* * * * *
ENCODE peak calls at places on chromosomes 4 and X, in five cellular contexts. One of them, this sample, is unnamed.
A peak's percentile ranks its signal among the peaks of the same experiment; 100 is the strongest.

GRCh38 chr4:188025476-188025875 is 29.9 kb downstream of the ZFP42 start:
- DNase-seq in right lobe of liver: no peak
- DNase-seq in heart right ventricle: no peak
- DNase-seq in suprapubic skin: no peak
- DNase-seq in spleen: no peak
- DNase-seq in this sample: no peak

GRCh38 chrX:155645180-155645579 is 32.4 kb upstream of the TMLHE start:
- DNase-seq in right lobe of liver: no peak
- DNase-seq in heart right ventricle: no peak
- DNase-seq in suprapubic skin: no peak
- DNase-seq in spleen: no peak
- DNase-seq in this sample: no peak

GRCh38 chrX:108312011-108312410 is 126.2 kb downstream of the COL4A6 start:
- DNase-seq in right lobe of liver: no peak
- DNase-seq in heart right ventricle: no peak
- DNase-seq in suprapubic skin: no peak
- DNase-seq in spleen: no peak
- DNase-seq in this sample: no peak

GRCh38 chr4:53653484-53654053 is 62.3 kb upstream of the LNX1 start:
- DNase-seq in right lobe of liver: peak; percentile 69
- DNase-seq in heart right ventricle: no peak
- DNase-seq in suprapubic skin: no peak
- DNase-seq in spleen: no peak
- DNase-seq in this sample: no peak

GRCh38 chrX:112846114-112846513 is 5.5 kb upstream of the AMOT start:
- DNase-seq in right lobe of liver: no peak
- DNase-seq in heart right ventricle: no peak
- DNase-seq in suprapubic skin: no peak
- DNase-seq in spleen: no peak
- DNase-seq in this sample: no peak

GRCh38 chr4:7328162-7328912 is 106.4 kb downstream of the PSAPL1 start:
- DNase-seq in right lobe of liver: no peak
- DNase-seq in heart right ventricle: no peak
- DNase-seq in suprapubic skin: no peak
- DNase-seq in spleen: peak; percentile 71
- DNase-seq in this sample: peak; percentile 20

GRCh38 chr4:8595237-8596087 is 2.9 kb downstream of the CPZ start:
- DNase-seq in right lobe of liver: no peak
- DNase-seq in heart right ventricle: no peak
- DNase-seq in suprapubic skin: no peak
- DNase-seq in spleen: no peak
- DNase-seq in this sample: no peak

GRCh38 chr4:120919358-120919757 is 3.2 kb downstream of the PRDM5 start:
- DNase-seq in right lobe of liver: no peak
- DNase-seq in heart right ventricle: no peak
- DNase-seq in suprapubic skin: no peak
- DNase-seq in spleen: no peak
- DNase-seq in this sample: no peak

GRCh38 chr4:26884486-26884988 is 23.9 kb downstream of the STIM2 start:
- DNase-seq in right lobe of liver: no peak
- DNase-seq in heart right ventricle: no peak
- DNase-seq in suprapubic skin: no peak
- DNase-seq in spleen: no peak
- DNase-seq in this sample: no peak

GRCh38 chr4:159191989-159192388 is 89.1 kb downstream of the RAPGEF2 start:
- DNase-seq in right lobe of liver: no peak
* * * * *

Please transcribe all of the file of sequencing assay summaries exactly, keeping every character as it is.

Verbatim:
ENCODE peak calls at places on chromosomes 4 and X, in five cellular contexts. One of them, this sample, is unnamed.
A peak's percentile ranks its signal among the peaks of the same experiment; 100 is the strongest.

GRCh38 chr4:188025476-188025875 is 29.9 kb downstream of the ZFP42 start:
- DNase-seq in right lobe of liver: no peak
- DNase-seq in heart right ventricle: no peak
- DNase-seq in suprapubic skin: no peak
- DNase-seq in spleen: no peak
- DNase-seq in this sample: no peak

GRCh38 chrX:155645180-155645579 is 32.4 kb upstream of the TMLHE start:
- DNase-seq in right lobe of liver: no peak
- DNase-seq in heart right ventricle: no peak
- DNase-seq in suprapubic skin: no peak
- DNase-seq in spleen: no peak
- DNase-seq in this sample: no peak

GRCh38 chrX:108312011-108312410 is 126.2 kb downstream of the COL4A6 start:
- DNase-seq in right lobe of liver: no peak
- DNase-seq in heart right ventricle: no peak
- DNase-seq in suprapubic skin: no peak
- DNase-seq in spleen: no peak
- DNase-seq in this sample: no peak

GRCh38 chr4:53653484-53654053 is 62.3 kb upstream of the LNX1 start:
- DNase-seq in right lobe of liver: peak; percentile 69
- DNase-seq in heart right ventricle: no peak
- DNase-seq in suprapubic skin: no peak
- DNase-seq in spleen: no peak
- DNase-seq in this sample: no peak

GRCh38 chrX:112846114-112846513 is 5.5 kb upstream of the AMOT start:
- DNase-seq in right lobe of liver: no peak
- DNase-seq in heart right ventricle: no peak
- DNase-seq in suprapubic skin: no peak
- DNase-seq in spleen: no peak
- DNase-seq in this sample: no peak

GRCh38 chr4:7328162-7328912 is 106.4 kb downstream of the PSAPL1 start:
- DNase-seq in right lobe of liver: no peak
- DNase-seq in heart right ventricle: no peak
- DNase-seq in suprapubic skin: no peak
- DNase-seq in spleen: peak; percentile 71
- DNase-seq in this sample: peak; percentile 20

GRCh38 chr4:8595237-8596087 is 2.9 kb downstream of the CPZ start:
- DNase-seq in right lobe of liver: no peak
- DNase-seq in heart right ventricle: no peak
- DNase-seq in suprapubic skin: no peak
- DNase-seq in spleen: no peak
- DNase-seq in this sample: no peak

GRCh38 chr4:120919358-120919757 is 3.2 kb downstream of the PRDM5 start:
- DNase-seq in right lobe of liver: no peak
- DNase-seq in heart right ventricle: no peak
- DNase-seq in suprapubic skin: no peak
- DNase-seq in spleen: no peak
- DNase-seq in this sample: no peak

GRCh38 chr4:26884486-26884988 is 23.9 kb downstream of the STIM2 start:
- DNase-seq in right lobe of liver: no peak
- DNase-seq in heart right ventricle: no peak
- DNase-seq in suprapubic skin: no peak
- DNase-seq in spleen: no peak
- DNase-seq in this sample: no peak

GRCh38 chr4:159191989-159192388 is 89.1 kb downstream of the RAPGEF2 start:
- DNase-seq in right lobe of liver: no peak